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Guilty by accusation: Overzealous copyright lawyers target Canadians

The Internet is ablaze with fury at the news that a content company – Voltage Pictures – is requesting the private information of thousands of Canadian Internet users, who it claims violated its copyright. Crackdowns on alleged infringement are sweeping the nation, as ISPs are being pressured to give private companies the personal information of their accused customers. This “guilty by accusation” approach to copyright enforcement is bad for free expression, and it adds new costs for Internet service providers, which will certainly be reflected on our monthly bills. Do you want to pay for a copyright witch hunt? As the definition of infringement expands, and everyday uses of the Internet increasingly include sharing images, videos, and more, anyone could be considered a potential infringer. If you or someone using your Internet connection—even someone accessing your wireless connection without your knowledge—clicked on a link to something covered by copyright, should your information be passed along? What if the accusation is wrong?

These are all questions the government clearly should have answered before passing copyright bill C-11. When C-11 was introduced, we sounded the alarm and you spoke out in droves – and together we turned government heads, and defeated the worst of what the Big Media lobbyists wanted: the power to block websites and terminate your Internet access. But clearly the government’s consideration of C-11’s impact didn’t go far enough.

It appears that independent ISPs like Teksavvy are doing their best to safeguard the privacy of their customers whilst abiding by the law, and to make sure that its subscribers are at least told that content companies are after their information. Yet we have no such assurances from Canada's Big Telecom players.

This is another reason citizens and policy-makers should support independent, customer-centric telecom options in Canada—they tend to treat us like human beings, not numbers. And greater diversity of carriers means that decisions about Canadians’ personal information aren’t in solely the hands of a few large players. If you haven’t already, please consider making the switch to an independent provider today using this online tool from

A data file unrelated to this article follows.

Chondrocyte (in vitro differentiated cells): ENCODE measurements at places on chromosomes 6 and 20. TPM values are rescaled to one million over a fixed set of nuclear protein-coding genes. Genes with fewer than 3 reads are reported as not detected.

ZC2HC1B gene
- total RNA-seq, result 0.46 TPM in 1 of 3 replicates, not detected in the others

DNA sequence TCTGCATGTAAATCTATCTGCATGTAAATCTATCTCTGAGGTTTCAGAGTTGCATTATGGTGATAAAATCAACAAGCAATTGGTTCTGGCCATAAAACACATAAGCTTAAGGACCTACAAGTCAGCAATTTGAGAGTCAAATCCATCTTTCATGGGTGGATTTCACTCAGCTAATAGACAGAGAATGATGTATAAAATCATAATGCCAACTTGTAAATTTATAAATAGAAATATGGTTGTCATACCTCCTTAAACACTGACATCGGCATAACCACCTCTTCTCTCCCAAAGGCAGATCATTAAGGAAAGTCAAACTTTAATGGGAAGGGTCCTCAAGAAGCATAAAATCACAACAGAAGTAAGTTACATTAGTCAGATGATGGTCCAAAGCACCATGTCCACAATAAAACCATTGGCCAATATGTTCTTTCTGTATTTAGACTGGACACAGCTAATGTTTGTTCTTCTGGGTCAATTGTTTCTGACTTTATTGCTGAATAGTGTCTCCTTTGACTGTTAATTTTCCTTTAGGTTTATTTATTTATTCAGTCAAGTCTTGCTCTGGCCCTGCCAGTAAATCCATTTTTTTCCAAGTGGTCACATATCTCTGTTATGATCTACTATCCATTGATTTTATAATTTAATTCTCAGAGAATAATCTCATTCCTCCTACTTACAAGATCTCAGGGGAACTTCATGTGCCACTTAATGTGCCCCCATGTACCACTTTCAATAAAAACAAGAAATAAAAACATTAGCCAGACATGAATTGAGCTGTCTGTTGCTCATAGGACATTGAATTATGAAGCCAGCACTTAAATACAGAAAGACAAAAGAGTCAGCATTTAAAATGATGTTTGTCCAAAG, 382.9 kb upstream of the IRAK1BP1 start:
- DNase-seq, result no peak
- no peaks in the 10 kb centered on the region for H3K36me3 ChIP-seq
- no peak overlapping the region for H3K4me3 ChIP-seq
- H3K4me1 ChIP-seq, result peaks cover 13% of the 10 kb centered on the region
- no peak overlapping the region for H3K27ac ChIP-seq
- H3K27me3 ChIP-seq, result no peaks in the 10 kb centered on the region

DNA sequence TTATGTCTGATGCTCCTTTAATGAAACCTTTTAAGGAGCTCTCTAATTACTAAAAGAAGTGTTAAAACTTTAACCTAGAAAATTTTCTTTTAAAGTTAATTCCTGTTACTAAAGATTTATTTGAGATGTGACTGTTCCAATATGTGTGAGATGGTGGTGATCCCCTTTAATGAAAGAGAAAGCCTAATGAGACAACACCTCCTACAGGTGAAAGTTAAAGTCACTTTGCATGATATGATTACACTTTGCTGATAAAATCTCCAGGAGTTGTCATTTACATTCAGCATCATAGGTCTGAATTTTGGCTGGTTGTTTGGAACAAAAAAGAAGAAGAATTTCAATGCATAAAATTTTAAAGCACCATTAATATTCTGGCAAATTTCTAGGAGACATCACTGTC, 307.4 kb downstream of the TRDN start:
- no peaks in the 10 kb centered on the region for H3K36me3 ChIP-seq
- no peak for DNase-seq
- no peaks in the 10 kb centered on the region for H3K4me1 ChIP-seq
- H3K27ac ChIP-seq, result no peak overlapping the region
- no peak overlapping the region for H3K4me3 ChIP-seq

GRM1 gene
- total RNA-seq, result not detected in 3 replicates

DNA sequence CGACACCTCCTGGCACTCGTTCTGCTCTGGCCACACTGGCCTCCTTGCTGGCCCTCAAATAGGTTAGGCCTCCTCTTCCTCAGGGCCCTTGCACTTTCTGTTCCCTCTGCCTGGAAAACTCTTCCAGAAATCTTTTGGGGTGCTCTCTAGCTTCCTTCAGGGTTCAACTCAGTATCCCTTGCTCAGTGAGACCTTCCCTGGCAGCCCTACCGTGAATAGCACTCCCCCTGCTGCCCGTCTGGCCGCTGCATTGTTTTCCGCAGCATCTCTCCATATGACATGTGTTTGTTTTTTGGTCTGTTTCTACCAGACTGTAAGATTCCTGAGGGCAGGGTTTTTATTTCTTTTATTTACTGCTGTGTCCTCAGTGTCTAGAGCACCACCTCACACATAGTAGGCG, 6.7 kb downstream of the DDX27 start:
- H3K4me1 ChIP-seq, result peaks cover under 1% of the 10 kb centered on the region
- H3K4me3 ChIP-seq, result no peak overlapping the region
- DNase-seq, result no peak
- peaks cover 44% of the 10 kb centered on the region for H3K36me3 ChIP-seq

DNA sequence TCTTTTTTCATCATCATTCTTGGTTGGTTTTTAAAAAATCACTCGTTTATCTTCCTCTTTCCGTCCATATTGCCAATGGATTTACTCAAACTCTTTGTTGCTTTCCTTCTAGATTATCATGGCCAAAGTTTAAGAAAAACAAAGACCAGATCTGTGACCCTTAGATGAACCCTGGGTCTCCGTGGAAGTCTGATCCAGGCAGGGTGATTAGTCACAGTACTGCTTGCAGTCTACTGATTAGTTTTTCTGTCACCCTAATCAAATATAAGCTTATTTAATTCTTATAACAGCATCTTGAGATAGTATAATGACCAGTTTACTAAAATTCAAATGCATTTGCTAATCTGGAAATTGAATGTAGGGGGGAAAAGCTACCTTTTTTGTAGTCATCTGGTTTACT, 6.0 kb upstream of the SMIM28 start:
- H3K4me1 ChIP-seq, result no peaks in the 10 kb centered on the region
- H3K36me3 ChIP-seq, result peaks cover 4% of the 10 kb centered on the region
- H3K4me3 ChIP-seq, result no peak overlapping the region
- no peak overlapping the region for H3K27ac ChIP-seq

We know that Canadians care about their privacy – consider the 145,000+ who forced the government to shelve their online spying plan (for now). Maybe it’s time for legislators to, at the very least, instruct telecom companies to only turn over Canadians’ private information if they receive a court order.

If C-11 was meant to discourage these attacks on citizens, as was claimed by MPs behind the bill, then the government should clearly articulate what a content company can and cannot do in this regard, and establish some kind of penalty for those who cross the line. Since Canada is one of the few countries that adds a monetary penalty for non-commercial infringement, then why not just remove that part of C-11 entirely? Do we really want to give giant media conglomerates an extra financial incentive to seek our private information?

This looks like a case of a content company failing to make a profit, and trying to create a business model out of threatening and suing citizens. Unless rewarding failure and propping up broken business models is this government’s new mandate, they should take action to safeguard our privacy and our digital economy. We should be creating copyright for Canadians and innovators, not copyright for lawyers.

These initiatives mean greater costs for all Internet users—it'll cost us in privacy and in access to information, and it'll cost us money. And things may be about to get worse: Canada’s government has now joined the Trans-Pacific Partnership (TPP), and leaked drafts of this agreement suggest that it would impose much larger fines for accused infringers, and encourage ISPs to police our online experience. It will take us backwards at a time when Canadians are already feeling the pinch from overzealous media giants.

That's why over 120,000 people have spoken out about the TPP's new Internet restrictions at It’s why our government should make a firm commitment to stand with Canadians as pro-privacy representatives. And it’s why they should say no to making matters worse by trading away our digital rights through foreign tribunals.

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